Looking at Jason Day now — the best player in the world, wealthy beyond his wildest dreams and happy both personally and professionally — you’d be surprised to know the turmoil the Aussie went through as a young man both in Oz and on the PGA Tour.
A prodigy growing up with a mean streak, Day pushed so hard to become great that before his first major championship, the 2011 Masters, he wanted to give up his game. Day revealed the admission on an episode of Feherty earlier in 2016, but on Tuesday at Oakmont, Day expanded upon that look behind the curtain and revealed he had a quit date set in mind immediately following his runner-up finish at Augusta that year.
Ben Everill of the Austrian Associated Press had the scoop.
On the eve of the US Open, Jason Day has revealed how stress had him planning to quit the game if he ever reached golf’s No.1 ranking.
That was five years ago.
Having overcome the desire to quit after a runner-up finish on debut at the 2011 Masters, the compromise Day revealed only to his inner circle at the US Open two months later was that he would forge his way to the top and then walk away in his prime.
The world No.1 has since changed his tune considerably and now says he relishes the pressure he faces.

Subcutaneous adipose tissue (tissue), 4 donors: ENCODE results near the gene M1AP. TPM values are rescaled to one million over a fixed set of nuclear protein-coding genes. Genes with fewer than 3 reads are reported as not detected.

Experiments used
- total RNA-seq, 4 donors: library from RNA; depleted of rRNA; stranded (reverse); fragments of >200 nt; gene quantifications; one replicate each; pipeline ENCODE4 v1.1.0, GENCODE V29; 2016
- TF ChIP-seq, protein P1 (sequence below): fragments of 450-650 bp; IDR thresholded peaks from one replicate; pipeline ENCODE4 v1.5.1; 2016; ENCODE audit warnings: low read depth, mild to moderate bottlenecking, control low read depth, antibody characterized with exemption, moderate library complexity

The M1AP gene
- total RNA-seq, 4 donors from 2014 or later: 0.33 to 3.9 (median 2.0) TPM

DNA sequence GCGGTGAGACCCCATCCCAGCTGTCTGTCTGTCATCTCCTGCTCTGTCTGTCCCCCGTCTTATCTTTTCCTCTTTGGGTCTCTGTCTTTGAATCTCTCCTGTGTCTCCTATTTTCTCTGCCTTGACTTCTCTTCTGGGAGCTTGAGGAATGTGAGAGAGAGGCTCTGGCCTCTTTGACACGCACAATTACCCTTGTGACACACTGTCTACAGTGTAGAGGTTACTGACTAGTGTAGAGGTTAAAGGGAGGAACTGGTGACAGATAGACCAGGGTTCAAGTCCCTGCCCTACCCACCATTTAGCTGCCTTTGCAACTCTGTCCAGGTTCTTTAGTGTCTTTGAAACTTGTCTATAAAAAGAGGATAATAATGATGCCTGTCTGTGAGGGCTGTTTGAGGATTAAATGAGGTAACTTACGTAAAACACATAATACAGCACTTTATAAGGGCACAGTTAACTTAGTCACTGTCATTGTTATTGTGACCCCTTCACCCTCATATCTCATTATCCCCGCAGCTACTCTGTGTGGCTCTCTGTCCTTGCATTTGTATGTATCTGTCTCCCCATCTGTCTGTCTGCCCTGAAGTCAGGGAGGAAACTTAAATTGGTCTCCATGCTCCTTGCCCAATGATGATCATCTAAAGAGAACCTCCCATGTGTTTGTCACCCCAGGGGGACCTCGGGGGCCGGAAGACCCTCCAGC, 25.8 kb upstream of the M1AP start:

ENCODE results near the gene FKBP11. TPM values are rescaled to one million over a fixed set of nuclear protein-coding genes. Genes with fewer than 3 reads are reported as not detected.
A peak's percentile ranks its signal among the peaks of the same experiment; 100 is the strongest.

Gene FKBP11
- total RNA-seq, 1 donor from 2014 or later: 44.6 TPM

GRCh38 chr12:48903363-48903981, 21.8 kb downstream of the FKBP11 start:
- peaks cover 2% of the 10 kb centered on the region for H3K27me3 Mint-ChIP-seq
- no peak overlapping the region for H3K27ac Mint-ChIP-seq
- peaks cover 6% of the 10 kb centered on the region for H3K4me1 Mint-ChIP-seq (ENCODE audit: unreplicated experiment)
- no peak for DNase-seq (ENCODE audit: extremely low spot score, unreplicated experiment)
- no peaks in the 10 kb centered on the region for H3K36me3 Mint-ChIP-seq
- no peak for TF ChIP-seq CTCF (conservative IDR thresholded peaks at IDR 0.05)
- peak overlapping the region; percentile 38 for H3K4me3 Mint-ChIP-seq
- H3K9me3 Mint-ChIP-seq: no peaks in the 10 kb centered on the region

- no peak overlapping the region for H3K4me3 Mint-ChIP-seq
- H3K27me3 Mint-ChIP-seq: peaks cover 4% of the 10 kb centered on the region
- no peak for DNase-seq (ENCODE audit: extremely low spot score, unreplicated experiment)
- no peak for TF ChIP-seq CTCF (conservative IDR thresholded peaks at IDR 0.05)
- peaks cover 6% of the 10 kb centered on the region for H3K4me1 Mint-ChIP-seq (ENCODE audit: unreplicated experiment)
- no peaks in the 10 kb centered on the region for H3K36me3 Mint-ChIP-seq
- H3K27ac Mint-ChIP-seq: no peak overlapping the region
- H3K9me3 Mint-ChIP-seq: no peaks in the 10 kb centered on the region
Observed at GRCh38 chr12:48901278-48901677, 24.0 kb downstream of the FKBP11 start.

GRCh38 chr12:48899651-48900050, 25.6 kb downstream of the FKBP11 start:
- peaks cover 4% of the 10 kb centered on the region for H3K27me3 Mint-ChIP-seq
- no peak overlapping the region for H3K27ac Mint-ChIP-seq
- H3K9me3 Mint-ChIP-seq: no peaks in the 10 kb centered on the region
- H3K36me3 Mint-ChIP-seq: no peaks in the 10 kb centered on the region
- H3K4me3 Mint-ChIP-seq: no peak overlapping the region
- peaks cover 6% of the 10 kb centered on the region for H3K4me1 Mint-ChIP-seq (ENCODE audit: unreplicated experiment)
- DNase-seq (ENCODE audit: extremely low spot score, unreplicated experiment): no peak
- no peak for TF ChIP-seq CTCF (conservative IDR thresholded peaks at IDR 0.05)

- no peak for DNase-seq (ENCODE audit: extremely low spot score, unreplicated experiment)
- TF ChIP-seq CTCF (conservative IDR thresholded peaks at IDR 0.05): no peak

“It’s amazing to think I said that, but at the time I felt so stressed out that I really felt if I ever got to number one I would be done,” said Day as he prepared for the 2016 US Open at historic Oakmont Country Club. “I would have climbed the mountain and then I could finally relax and walk away content.
“But I don’t think that way any more. I’m driven to win tournaments just because 10 tournaments that I’ve won is not enough. I need to win more.Now I enjoy the stress. It’s a different stress. But I love being here.Now it is all about trying to stay at No.1 for as long as I possibly can.”
While it’s hard to fault Day for his way of thinking during an extremely stressful time in his life, we’re happy that he’s grown to embrace the challenge of being the best player in the world. With Day at the vanguard of a great new generation of golfers, it would be unfathomable to see him walk away in his prime. Anthony Kim already did that to us and we’re still not over it.